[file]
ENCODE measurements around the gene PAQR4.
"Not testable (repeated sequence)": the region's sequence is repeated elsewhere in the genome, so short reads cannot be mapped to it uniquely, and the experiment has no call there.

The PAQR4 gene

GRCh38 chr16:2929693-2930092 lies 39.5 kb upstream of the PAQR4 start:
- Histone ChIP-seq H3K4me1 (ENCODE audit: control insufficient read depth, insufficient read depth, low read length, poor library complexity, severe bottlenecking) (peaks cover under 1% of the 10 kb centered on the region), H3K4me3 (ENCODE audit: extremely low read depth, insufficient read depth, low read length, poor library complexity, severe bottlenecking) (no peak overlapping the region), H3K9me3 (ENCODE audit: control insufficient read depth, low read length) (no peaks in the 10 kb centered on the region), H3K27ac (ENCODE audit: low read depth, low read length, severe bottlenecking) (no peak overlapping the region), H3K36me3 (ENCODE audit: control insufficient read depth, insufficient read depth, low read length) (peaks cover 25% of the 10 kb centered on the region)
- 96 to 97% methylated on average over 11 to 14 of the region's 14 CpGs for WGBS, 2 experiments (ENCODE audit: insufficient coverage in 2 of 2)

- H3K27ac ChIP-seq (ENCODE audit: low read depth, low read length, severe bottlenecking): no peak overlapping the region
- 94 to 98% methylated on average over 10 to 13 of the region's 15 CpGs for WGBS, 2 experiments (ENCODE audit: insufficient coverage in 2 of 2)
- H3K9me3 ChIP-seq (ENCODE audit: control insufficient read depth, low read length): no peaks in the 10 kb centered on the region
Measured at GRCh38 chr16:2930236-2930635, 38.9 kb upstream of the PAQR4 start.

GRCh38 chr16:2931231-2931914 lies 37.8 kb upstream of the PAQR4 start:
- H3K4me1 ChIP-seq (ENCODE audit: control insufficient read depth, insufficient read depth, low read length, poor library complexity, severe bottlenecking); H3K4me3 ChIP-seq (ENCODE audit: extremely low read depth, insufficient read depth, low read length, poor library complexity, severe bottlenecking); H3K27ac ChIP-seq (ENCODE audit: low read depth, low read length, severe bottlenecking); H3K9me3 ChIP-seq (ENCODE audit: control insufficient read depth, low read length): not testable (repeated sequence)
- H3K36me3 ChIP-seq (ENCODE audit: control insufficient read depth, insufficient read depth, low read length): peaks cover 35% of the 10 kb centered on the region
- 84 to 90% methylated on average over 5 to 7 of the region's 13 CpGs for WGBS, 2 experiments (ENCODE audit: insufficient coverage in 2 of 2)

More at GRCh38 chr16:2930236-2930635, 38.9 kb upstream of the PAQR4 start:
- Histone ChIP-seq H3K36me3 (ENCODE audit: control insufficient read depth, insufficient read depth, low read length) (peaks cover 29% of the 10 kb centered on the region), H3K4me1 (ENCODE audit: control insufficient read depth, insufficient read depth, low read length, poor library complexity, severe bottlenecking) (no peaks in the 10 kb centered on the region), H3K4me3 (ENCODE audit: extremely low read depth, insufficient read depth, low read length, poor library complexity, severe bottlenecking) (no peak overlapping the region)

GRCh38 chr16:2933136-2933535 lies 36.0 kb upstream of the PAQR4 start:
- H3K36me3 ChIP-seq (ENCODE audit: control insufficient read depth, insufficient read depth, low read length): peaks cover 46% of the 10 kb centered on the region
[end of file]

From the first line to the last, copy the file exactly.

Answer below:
ENCODE measurements around the gene PAQR4.
"Not testable (repeated sequence)": the region's sequence is repeated elsewhere in the genome, so short reads cannot be mapped to it uniquely, and the experiment has no call there.

The PAQR4 gene

GRCh38 chr16:2929693-2930092 lies 39.5 kb upstream of the PAQR4 start:
- Histone ChIP-seq H3K4me1 (ENCODE audit: control insufficient read depth, insufficient read depth, low read length, poor library complexity, severe bottlenecking) (peaks cover under 1% of the 10 kb centered on the region), H3K4me3 (ENCODE audit: extremely low read depth, insufficient read depth, low read length, poor library complexity, severe bottlenecking) (no peak overlapping the region), H3K9me3 (ENCODE audit: control insufficient read depth, low read length) (no peaks in the 10 kb centered on the region), H3K27ac (ENCODE audit: low read depth, low read length, severe bottlenecking) (no peak overlapping the region), H3K36me3 (ENCODE audit: control insufficient read depth, insufficient read depth, low read length) (peaks cover 25% of the 10 kb centered on the region)
- 96 to 97% methylated on average over 11 to 14 of the region's 14 CpGs for WGBS, 2 experiments (ENCODE audit: insufficient coverage in 2 of 2)

- H3K27ac ChIP-seq (ENCODE audit: low read depth, low read length, severe bottlenecking): no peak overlapping the region
- 94 to 98% methylated on average over 10 to 13 of the region's 15 CpGs for WGBS, 2 experiments (ENCODE audit: insufficient coverage in 2 of 2)
- H3K9me3 ChIP-seq (ENCODE audit: control insufficient read depth, low read length): no peaks in the 10 kb centered on the region
Measured at GRCh38 chr16:2930236-2930635, 38.9 kb upstream of the PAQR4 start.

GRCh38 chr16:2931231-2931914 lies 37.8 kb upstream of the PAQR4 start:
- H3K4me1 ChIP-seq (ENCODE audit: control insufficient read depth, insufficient read depth, low read length, poor library complexity, severe bottlenecking); H3K4me3 ChIP-seq (ENCODE audit: extremely low read depth, insufficient read depth, low read length, poor library complexity, severe bottlenecking); H3K27ac ChIP-seq (ENCODE audit: low read depth, low read length, severe bottlenecking); H3K9me3 ChIP-seq (ENCODE audit: control insufficient read depth, low read length): not testable (repeated sequence)
- H3K36me3 ChIP-seq (ENCODE audit: control insufficient read depth, insufficient read depth, low read length): peaks cover 35% of the 10 kb centered on the region
- 84 to 90% methylated on average over 5 to 7 of the region's 13 CpGs for WGBS, 2 experiments (ENCODE audit: insufficient coverage in 2 of 2)

More at GRCh38 chr16:2930236-2930635, 38.9 kb upstream of the PAQR4 start:
- Histone ChIP-seq H3K36me3 (ENCODE audit: control insufficient read depth, insufficient read depth, low read length) (peaks cover 29% of the 10 kb centered on the region), H3K4me1 (ENCODE audit: control insufficient read depth, insufficient read depth, low read length, poor library complexity, severe bottlenecking) (no peaks in the 10 kb centered on the region), H3K4me3 (ENCODE audit: extremely low read depth, insufficient read depth, low read length, poor library complexity, severe bottlenecking) (no peak overlapping the region)

GRCh38 chr16:2933136-2933535 lies 36.0 kb upstream of the PAQR4 start:
- H3K36me3 ChIP-seq (ENCODE audit: control insufficient read depth, insufficient read depth, low read length): peaks cover 46% of the 10 kb centered on the region